Nazi Hunter Tapped To Lead DOJ Team Investigating War Crimes in Ukraine

UKRAINE-RUSSIA-CONFLICT

Lyudmyla Kizilova, 67, reacts as she holds pictures of her late husband Valerii Kizilov, 70, outside their partially destroyed house in town of Bucha, northwest of Kyiv, on April 27, 2022. - Their city drew worldwide attention after the discovery of at least 20 bodies in civilian clothes on a stretch of its Yablunska (Apple Tree) Street. Many more locals survived, however, and what they witnessed and lived through will haunt them forever. (Photo by Sergei SUPINSKY / AFP) (Photo by SERGEI SUPINSKY/AFP via Getty Images)

Lyudmyla Kizilova, 67, reacts as she holds pictures of her late husband, Valerii Kizilov, 70, outside their partially destroyed house in town of Bucha, northwest of Kyiv, on April 27, 2022. Their city drew worldwide attention after the discovery of at least 20 bodies in civilian clothes on a stretch of its Yablunska (Apple Tree) Street. Many more locals survived, however, and what they witnessed and lived through will haunt them forever. Photo by Sergei Supinsky/AFP via Getty Images.

In response to the “horrific images” and “heart-wrenching accounts of brutality” that have emerged from Russia’s invasion of Ukraine, the United States’ top prosecutor announced the formation of a new team to investigate war crimes. The team will be led by longtime Department of Justice official and famed “Nazi hunter” Eli Rosenbaum.

“There is no hiding place for war criminals,” Attorney General Merrick Garland said in a Department of Justice press release Tuesday, June 21, announcing the launch of the War Crimes Accountability Team.

The team is intended to centralize efforts across the DOJ and other federal departments, coordinating investigations involving human rights abuses and war crimes. The team will provide technical assistance in areas such as evidence collection, forensics, legal analysis, and criminal prosecution advice, according to the release.

The team is also expected to contribute to the ongoing investigation of potential war crimes over which the US has jurisdiction, including the killing and wounding of American journalists who were reporting on the Russian invasion.

Journalist Brent Renaud

Brent Renaud, an American journalist, was shot and killed March 13, 2022, at a checkpoint outside Kyiv, Ukraine. University of Arkansas photo.

Brent Renaud, an American journalist, was killed in Ukraine Sunday. He was shot while traveling by car near a checkpoint outside Kyiv. Photo from University of Arkansas, submitted.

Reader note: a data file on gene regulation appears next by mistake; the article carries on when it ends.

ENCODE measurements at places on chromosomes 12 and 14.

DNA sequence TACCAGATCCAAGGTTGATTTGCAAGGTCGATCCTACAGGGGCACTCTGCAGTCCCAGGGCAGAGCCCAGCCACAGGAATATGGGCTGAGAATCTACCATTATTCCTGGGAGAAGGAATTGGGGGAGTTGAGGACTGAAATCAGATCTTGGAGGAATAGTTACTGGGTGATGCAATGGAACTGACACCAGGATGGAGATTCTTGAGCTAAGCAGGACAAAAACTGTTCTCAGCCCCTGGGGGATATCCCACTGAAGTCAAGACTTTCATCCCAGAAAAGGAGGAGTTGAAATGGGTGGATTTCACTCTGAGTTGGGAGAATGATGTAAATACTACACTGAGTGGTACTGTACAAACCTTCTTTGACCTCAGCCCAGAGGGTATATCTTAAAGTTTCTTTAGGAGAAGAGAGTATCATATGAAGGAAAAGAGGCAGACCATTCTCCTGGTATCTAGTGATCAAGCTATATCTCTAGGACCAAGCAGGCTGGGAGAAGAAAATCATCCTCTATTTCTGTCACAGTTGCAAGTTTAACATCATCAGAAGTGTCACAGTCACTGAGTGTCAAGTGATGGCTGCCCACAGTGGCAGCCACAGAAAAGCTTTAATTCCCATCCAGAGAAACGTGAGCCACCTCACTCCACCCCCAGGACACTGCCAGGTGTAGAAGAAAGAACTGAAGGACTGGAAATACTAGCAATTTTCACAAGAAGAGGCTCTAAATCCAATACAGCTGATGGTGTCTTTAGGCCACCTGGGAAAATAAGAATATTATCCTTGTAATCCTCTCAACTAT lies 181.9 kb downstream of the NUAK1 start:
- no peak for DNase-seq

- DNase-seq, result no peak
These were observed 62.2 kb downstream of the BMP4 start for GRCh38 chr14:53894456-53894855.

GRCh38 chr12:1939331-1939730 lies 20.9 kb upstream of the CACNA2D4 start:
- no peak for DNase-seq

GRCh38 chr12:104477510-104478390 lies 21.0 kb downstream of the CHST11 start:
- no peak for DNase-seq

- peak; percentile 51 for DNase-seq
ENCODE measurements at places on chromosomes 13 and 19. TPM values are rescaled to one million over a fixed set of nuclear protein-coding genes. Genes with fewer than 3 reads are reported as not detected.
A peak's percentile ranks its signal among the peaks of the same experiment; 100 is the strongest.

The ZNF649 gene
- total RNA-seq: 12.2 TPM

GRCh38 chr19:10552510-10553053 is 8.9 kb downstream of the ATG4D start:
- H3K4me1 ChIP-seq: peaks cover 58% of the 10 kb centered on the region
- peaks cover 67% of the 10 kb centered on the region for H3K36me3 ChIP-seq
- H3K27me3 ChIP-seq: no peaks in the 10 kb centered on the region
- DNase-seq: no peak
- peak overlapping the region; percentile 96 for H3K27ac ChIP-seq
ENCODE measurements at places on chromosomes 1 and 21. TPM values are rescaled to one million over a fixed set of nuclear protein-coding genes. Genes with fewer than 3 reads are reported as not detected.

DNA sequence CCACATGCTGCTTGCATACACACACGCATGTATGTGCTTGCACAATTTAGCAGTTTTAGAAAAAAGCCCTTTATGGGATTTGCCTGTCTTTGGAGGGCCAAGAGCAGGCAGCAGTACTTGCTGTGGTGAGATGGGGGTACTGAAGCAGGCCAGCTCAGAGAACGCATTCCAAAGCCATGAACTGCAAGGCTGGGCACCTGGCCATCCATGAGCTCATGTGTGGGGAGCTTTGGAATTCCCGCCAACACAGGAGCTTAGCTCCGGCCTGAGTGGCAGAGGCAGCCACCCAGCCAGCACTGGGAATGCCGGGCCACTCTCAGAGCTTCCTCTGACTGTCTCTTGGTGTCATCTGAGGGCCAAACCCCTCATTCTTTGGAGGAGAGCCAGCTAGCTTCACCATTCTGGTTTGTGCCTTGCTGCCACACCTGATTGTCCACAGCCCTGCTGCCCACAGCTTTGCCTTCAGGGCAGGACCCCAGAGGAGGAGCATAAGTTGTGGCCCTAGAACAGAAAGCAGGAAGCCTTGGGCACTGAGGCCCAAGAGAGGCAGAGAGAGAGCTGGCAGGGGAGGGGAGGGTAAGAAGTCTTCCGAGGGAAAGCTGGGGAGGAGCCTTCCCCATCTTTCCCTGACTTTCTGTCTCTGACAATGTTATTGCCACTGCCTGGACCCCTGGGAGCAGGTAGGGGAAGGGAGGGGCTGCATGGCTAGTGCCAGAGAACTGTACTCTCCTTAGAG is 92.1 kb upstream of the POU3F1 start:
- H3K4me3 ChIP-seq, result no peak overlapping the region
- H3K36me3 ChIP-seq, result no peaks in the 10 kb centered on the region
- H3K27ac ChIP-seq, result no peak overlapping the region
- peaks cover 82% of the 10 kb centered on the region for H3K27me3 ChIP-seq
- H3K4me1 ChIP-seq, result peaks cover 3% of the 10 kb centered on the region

At the helm will be Rosenbaum, a 36-year veteran of the DOJ who previously directed efforts to identify and deport Nazi war criminals living in the US. Rosenbaum and his staff have won more cases against accused Nazis than law enforcement in all other countries combined, according to the DOJ, earning Rosenbaum the nickname “Nazi hunter.” During his tenure, the Office of Special Investigations prosecuted nearly 140 cases, of which 109 ended with accused Nazis being deported or stripped of their citizenship.

The office’s most recent success came in 2021, when 95-year-old Friedrich Karl Berger was deported from Tennessee to Germany for serving as an armed guard in the Neuengamme Concentration Camp system almost 80 years prior.

The DOJ disclosed the formation of the new team as Garland made an unannounced trip to Ukraine to meet with his counterpart there, Prosecutor General Iryna Venediktova, and discuss efforts to identify, apprehend, and prosecute individuals suspected of war crimes.

“[The DOJ] will be relentless in our efforts to hold accountable every person complicit in the commission of war crimes, torture, and other grave violations during the unprovoked conflict in Ukraine,” Garland said in the statement.

war crimes bucha, ukraine

A man works to catalogue bodies of civilians killed in and around Bucha before they are transported to the morgue on April 6, 2022, in Bucha, Ukraine. The Ukrainian government has accused Russian forces of committing a “deliberate massacre” as they occupied and eventually retreated from Bucha, 25 kilometers northwest of Kyiv. Hundreds of bodies have been found in the days since Ukrainian forces regained control of the town. Photo by Chris McGrath via Getty Images.

The US government’s promise to help investigate and prosecute suspected war criminals is one of several tasks the DOJ has taken on in response to Russia’s invasion of Ukraine.

The KleptoCapture Task Force has been enforcing sanctions against Russian oligarchs accused of supporting Putin’s regime and its attack on Ukraine. Since its formation in March, the task force has facilitated the seizure of two yachts, disrupted a global botnet controlled by the Russian military intelligence agency, seized millions of dollars, and helped the US government secure warrants to seize two luxury airplanes, according to the DOJ.

In Tuesday’s release, the DOJ said it would send two attorneys to US embassies — one located in Europe and the other in the Middle East — to support the KleptoCapture Task Force. The department also said it would add an unspecified number of additional personnel to better enforce sanctions and other economic actions taken against Russia, including a prosecutor who will advise Ukrainian officials on combating “kleptocracy, corruption, and money laundering.”

Read Next: ‘Constant Flow of Deaths’: War Fatalities Haunt Ukrainians’ Social Media Feeds

Hannah Ray Lambert is a former staff writer for Coffee or Die Magazine who previously covered everything from murder trials to high school trap shooting teams. She spent several months getting tear-gassed during the 2020-21 civil unrest in Portland, Oregon. When she’s not working, Hannah enjoys hiking, reading, and talking about authors and books on her podcast Between Lewis and Lovecraft.
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